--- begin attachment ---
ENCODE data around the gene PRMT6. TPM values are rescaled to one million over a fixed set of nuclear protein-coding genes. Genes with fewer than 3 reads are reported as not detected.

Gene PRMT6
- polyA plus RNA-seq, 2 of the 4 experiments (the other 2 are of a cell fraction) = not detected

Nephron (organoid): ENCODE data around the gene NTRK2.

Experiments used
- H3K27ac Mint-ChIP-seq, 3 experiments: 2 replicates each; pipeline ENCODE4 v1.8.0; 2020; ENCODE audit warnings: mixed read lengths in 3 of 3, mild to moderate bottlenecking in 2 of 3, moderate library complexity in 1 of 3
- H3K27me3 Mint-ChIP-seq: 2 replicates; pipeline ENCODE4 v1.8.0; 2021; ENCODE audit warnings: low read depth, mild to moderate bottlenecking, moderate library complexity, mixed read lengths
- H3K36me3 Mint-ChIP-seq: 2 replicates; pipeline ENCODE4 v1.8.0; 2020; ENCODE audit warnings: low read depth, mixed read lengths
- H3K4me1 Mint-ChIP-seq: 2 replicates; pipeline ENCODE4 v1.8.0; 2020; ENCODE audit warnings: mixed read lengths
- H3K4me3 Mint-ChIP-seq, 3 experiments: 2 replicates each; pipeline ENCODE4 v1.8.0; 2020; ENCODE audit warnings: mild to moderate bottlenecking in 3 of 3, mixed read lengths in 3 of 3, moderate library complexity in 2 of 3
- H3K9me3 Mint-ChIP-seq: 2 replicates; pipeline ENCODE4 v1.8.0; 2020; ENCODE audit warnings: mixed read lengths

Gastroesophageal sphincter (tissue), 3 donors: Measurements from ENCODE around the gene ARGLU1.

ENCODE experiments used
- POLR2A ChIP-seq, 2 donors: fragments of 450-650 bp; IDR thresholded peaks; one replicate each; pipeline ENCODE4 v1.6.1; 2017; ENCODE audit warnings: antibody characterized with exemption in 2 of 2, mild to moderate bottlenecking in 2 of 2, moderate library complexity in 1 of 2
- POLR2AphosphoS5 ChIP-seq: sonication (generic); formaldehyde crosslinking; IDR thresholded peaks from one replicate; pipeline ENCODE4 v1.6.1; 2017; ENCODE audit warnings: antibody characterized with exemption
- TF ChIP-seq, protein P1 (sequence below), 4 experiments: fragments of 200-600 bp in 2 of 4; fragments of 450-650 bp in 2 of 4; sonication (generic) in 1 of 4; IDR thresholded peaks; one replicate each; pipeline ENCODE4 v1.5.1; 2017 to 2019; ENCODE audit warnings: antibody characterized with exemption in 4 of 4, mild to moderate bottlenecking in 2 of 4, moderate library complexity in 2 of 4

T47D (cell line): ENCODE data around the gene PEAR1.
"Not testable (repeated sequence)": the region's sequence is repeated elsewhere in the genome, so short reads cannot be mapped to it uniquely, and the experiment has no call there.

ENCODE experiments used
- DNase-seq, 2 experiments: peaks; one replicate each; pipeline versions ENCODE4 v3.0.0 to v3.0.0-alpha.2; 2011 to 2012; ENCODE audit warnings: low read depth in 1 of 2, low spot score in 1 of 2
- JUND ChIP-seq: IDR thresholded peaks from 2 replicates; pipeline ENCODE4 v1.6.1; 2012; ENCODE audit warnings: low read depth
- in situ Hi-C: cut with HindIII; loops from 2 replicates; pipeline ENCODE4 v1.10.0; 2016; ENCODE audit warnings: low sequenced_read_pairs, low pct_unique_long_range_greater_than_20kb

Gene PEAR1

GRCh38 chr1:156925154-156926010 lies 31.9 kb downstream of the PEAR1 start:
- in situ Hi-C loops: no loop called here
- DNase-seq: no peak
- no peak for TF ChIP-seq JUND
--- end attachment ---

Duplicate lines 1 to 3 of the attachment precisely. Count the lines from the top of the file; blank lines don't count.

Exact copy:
ENCODE data around the gene PRMT6. TPM values are rescaled to one million over a fixed set of nuclear protein-coding genes. Genes with fewer than 3 reads are reported as not detected.

Gene PRMT6
- polyA plus RNA-seq, 2 of the 4 experiments (the other 2 are of a cell fraction) = not detected